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by Stephanie Meyer
p.126-127 The sun broke through the clouds suddenly, a surprise I hadn’t been expecting, and I had to narrow my eyes against the glare off the water. Everything changed color--the waves turned from gray to blue, the trees from dull olive to brilliant jade, and the rainbow-hued pebbles glittered like jewels.
p.129-130 “I don’t know when I’ll see you again,” he said in a hurt voice.
“I’ll come back the next time he’s away,” I promised impulsively.
“Away?” Jacob rolled his eyes. “That’s a nice way to describe what he’s doing. Disgusting parasites.”
“If you can’t be nice, I wont’ come back at all!” I threatened, trying to pull my hand free. He refused to let go.
“Aw, don’t be mad,” he said, grinning. “Knee-jerk reaction.”
“If I’m going to try to come back again, you’re going to have to get something straight, okay?”
“See,” I explained. “I don’t care who’s a vampire and who’s a werewolf. That’s irrelevant. You are Jacob, and he is Edward, and I am Bella. And nothing else matters.”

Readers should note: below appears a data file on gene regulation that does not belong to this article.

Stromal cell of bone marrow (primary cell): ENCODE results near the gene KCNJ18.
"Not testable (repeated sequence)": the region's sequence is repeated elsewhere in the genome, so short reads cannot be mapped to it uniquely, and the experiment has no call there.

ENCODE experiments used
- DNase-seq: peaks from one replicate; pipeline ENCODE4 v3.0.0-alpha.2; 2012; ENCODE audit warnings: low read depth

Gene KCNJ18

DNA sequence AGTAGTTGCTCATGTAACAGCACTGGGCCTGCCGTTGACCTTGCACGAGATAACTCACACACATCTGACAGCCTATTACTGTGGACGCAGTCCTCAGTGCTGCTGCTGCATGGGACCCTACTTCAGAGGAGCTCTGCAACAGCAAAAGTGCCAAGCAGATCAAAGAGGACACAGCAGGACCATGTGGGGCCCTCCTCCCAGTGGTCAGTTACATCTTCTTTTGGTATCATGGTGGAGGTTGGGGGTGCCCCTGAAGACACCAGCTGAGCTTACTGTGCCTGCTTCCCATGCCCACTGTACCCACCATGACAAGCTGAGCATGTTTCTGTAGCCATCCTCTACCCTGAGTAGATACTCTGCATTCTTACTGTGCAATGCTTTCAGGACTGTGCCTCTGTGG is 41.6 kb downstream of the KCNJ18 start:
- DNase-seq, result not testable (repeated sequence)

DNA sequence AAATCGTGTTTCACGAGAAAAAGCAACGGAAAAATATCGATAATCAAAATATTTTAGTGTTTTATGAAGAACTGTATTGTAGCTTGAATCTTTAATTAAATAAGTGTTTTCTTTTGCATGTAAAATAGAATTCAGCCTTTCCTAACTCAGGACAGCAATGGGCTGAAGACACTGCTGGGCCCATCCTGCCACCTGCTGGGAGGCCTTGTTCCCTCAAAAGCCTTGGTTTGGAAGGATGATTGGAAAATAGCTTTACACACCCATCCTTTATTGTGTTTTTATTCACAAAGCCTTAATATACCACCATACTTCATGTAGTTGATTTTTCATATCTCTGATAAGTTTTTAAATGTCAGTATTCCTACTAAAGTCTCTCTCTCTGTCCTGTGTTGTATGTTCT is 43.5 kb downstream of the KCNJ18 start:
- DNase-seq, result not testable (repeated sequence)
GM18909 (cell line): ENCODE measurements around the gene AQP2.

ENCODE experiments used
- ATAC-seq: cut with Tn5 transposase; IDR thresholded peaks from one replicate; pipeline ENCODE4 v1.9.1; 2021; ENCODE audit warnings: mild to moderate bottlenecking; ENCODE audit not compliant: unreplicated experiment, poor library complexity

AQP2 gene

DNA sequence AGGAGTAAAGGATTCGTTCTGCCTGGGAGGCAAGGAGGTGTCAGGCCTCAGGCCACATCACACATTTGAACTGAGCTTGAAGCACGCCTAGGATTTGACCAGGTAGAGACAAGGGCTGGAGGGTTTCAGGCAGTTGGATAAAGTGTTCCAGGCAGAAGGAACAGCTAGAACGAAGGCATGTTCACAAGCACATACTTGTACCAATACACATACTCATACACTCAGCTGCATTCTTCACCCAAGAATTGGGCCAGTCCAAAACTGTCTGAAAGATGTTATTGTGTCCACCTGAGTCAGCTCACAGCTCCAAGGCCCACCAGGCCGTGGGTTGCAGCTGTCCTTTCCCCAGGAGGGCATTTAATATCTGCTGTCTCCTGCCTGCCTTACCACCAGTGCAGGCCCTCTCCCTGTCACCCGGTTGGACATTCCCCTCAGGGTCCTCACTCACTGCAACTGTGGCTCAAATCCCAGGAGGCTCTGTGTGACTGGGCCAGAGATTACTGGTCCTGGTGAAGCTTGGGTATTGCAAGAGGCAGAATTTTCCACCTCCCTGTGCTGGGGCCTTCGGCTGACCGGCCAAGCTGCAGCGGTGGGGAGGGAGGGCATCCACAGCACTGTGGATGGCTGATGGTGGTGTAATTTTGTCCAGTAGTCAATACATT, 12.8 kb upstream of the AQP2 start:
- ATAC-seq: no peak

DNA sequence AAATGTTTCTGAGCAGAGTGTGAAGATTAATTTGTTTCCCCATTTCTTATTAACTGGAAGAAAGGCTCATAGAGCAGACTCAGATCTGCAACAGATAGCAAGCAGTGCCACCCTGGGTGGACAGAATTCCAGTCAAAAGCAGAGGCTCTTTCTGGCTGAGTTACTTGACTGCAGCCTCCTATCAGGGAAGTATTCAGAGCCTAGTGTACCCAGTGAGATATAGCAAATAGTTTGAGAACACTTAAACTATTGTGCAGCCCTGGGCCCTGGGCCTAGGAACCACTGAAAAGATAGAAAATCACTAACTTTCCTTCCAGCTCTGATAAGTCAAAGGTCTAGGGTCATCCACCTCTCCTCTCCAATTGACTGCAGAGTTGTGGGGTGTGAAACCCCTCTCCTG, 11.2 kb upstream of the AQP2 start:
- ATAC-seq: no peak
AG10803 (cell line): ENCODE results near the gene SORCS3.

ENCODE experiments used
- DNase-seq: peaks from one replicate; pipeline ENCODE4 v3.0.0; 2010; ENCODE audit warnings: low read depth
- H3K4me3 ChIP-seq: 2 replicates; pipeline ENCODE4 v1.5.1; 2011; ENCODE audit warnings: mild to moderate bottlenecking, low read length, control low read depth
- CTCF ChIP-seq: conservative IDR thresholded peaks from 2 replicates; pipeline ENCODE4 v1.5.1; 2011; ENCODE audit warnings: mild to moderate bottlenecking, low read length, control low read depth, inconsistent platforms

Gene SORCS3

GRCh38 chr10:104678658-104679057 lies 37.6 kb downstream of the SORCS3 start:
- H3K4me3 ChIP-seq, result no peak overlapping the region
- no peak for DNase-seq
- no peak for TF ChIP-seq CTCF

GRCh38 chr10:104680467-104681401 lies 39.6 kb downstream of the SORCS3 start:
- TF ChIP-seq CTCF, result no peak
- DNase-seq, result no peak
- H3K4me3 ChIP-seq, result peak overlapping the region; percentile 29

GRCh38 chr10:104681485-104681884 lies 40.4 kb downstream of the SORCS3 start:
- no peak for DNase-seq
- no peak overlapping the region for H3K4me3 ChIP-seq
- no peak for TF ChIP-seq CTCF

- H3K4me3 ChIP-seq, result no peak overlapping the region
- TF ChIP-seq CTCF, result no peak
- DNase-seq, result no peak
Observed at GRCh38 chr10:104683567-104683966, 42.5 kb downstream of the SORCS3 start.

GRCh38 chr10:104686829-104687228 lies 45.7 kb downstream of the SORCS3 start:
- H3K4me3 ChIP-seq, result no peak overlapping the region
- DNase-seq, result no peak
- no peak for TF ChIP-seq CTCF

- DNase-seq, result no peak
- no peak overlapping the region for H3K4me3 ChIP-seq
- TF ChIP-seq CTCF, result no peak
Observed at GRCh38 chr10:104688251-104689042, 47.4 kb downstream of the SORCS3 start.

His eyes narrowed slightly. “But I am a werewolf,” he said unwillingly. “And he is a vampire,” he added with obvious revulsion.
“And I’m a Virgo!” I shouted, exasperated.
He raised his eyebrows, measuring my expression with curious eyes. Finally, he shrugged.
“If you can really see it that way...” “I can. I do.”
“Okay. Just Bella and Jacob. None of those freaky Virgos here.”
p.215 I was concentrating on piling the dishes into the bubbly water, and I’d forgotten that Jacob moved like a ghost these days. So it made me jump when his voice was suddenly there behind me.
“Should you really leave your door unlocked like that? Oh, sorry.”
I’d slopped myself with the dishwater when he’d startled me.
“I’m not worried about anyone who would be deterred by a locked door,” I said while I wiped the front of my shirt with a dishtowel.
“Good point,” he agreed.